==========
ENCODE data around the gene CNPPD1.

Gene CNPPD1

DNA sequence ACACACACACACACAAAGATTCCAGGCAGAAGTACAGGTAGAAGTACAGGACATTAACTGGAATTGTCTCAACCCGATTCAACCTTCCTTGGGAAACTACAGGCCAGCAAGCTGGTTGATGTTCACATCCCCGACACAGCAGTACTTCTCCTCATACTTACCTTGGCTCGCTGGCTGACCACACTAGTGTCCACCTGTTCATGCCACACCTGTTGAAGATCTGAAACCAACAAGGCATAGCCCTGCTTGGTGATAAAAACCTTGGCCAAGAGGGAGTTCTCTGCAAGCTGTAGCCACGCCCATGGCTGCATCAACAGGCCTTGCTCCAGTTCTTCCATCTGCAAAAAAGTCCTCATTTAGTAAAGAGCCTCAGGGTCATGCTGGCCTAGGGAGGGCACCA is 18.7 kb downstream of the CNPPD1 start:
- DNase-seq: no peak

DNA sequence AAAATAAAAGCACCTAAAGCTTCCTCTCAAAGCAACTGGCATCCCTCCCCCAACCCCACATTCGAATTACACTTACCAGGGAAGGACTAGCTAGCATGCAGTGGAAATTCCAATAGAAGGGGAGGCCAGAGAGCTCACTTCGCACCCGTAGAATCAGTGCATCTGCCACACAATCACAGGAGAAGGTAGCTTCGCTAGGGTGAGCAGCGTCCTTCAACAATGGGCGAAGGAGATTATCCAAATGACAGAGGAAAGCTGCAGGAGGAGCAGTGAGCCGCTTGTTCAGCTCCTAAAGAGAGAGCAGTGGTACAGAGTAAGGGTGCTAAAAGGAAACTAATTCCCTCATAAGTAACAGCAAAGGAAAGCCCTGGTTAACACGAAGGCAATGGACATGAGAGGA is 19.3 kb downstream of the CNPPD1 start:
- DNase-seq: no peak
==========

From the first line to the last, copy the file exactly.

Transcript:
ENCODE data around the gene CNPPD1.

Gene CNPPD1

DNA sequence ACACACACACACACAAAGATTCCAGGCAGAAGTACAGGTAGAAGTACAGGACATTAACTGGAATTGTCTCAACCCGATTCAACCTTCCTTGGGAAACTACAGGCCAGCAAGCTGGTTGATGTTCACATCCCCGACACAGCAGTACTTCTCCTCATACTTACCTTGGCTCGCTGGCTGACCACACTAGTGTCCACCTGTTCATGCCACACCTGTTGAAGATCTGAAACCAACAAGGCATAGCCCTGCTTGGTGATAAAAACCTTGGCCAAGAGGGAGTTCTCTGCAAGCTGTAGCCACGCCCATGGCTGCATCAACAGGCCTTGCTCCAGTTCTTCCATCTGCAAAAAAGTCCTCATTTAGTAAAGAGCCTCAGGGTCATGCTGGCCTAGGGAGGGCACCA is 18.7 kb downstream of the CNPPD1 start:
- DNase-seq: no peak

DNA sequence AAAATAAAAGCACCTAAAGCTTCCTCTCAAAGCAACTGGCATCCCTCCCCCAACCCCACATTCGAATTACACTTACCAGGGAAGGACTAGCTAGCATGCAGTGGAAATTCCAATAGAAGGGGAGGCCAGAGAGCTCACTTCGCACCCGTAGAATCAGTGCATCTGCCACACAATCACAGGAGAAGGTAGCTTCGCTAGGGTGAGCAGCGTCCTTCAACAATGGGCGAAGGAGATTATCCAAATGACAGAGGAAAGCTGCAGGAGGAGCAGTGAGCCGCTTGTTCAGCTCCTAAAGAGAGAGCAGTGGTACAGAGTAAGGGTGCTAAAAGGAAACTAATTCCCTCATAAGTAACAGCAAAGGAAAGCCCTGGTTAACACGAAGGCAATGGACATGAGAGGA is 19.3 kb downstream of the CNPPD1 start:
- DNase-seq: no peak